Perhaps part of the reason some Americans hope to hear those companies' stances is because Coca-Cola, Delta and Home Depot have governing boards that are more diverse than the average S&P 500 firm. Four out of 15 of UPS' board members are people of color, or nearly 30%. A recent study by recruiting firm Spencer Stuart found that at the 200 largest companies in the S&P 500-stock index, an average of 10% of their corporate board members were Black. Latino directors made up another 4%.

For Coca-Cola, three of its 12 board members, or 25%, are people of color, while Delta and Home Depot have two diverse board members out of 12, or 17%. 

A group of 72 Black business executives are hoping even more major companies will denounce Georgia's changes. In a letter to corporate America, former American Express CEO Ken Chenault and other leaders noted that more than 40 states are considering election changes similar to Georgia. Chenault said companies must pick a side: Either you want more people to vote or you believe in voter suppression.

"The reality is, corporations have been silent on this issue and that is why we've said action has to be taken," Chenault told "CBS This Morning."

The cult of American Christian Nationalism

We sampled tap water across the US – and found arsenic, lead and toxic chemicals

We sampled tap water across the US – and found arsenic, lead and toxic chemicals

Millions of Americans continue to face serious water quality problems.

“Millions of Americans continue to face serious water quality problems. Illustration: Justin Metz/The Guardian and Consumer Reports

In a nine-month investigation by the Guardian and Consumer Reports we found forever chemicals, arsenic and lead in samples taken across the US

Last modified on Wed 31 Mar 2021 07.11 EDT

In Connecticut, a condo had lead in its drinking water at levels more than double what the federal government deems acceptable. At a church in North Carolina, the water was contaminated with extremely high levels of potentially toxic PFAS chemicals ( a group of compounds found in hundreds of household products). The water flowing into a Texas home had both – and concerning amounts of arsenic too.

All three were among locations that had water tested as part of a nine-month investigation by Consumer Reports (CR) and the Guardian into the US’s drinking water.

Since the passage of the Clean Water Act in 1972, access to safe water for all Americans has been a US government goal. Yet millions of people continue to face serious water quality problems because of contamination, deteriorating infrastructure, and inadequate treatment at water plants.

CR and the Guardian selected 120 people from around the US, out of a pool of more than 6,000 volunteers, to test for arsenic, lead, PFAS (per- and polyfluoroalkyl substances), and other contaminants. The samples came from water systems that together service more than 19 million people.

A total of 118 of the 120 samples had concerning levels of PFAS or arsenic above CR’s recommended maximum, or detectable amounts of lead. Testing of the samples showed:

  • More than 35% of the samples had PFAS, potentially toxic “forever chemicals”, at levels above CR’s recommended maximum.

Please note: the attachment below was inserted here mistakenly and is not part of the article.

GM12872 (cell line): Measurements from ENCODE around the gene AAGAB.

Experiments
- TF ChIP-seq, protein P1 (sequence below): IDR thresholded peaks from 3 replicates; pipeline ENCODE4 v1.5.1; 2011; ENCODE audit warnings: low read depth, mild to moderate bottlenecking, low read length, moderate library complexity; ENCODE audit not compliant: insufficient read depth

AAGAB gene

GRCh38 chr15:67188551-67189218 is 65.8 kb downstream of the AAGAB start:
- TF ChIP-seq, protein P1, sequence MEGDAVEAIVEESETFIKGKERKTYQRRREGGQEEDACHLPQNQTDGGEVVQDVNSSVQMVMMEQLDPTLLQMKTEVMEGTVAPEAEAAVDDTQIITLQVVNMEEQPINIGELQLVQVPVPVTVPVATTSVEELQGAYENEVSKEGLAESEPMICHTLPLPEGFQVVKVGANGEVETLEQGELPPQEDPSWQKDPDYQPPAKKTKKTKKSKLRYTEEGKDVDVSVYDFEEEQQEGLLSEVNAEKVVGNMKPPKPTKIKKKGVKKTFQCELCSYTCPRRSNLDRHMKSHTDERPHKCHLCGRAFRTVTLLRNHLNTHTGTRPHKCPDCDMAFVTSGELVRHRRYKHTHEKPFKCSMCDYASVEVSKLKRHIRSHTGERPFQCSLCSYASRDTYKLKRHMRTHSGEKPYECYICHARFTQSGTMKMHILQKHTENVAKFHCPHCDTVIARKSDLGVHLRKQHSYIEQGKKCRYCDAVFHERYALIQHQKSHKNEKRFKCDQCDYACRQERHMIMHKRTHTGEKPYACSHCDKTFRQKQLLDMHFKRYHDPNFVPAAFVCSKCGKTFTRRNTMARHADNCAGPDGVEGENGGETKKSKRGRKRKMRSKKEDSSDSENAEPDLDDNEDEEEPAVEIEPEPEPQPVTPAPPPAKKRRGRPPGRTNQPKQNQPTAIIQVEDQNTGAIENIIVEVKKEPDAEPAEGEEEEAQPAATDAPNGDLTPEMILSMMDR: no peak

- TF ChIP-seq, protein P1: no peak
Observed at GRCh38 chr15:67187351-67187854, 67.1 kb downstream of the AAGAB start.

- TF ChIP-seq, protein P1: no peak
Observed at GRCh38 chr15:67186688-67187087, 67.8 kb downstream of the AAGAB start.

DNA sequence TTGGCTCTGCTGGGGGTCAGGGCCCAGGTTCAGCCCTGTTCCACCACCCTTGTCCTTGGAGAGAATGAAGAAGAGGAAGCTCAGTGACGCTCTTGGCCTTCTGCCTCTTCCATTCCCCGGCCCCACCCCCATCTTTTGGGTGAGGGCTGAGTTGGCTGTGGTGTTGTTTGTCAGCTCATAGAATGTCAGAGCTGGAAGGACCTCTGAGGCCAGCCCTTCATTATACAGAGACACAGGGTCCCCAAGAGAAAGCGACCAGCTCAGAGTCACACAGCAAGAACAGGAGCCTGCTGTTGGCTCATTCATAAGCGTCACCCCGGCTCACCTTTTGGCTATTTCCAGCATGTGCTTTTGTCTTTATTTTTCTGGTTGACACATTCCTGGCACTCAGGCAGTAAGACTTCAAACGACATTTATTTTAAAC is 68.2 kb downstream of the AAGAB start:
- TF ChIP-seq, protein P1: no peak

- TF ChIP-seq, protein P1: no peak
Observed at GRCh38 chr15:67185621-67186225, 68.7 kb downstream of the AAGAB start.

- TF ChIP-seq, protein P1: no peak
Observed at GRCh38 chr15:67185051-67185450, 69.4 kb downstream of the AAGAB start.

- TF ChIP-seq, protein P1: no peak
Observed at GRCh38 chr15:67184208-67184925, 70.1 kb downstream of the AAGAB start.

• About 8% of samples had arsenic, at levels above CR’s recommended maximum.

  • In total, 118 out of 120 samples had detectable levels of lead.

The study has some limitations: the quality of the water at one location on a single day doesn’t necessarily reflect the quality of the water supplied by an entire system or at other times. But the ambitious undertaking, with community water systems chosen by CR’s statisticians from a representative mix of systems across the country, provides a unique view into some of the most significant challenges in America’s ongoing drinking water crisis.

Almost every sample tested had measurable levels of PFAS, a group of compounds found in hundreds of household products. These chemicals are linked to learning delays in children, cancer, and other health problems. More than 35 percent exceeded a safety threshold that CR scientists and other health experts believe should be the maximum.

Yet many consumers have never heard of PFAS.

Hung Ng, a resident of Florida, New York, says he has long used home water filters, in part to remove lead. But the 69-year-old says he didn’t know anything about PFAS until he had his water tested as part of this investigation, which found comparatively high levels of the chemicals in his water. “Now I’ve got to find something to filter out the PFAS,” Ng says.

The tests revealed other problems as well. About 8% of samples had levels of arsenic – which gets into drinking water through natural deposits or industrial or agricultural pollution – above CR’s recommended maximum for drinking water. And almost every sample had measurable amounts of lead, a heavy metal that leaches from corroding water lines and home plumbing fixtures. It is unsafe at any level.

In response to the findings, Environmental Protection Agency spokesperson Andrea Drinkard says that 93% of the population supplied by community water systems gets water that meets “all health-based standards all of the time” and that the agency has set standards for more than 90 contaminants. That includes arsenic and lead but does not include PFAS.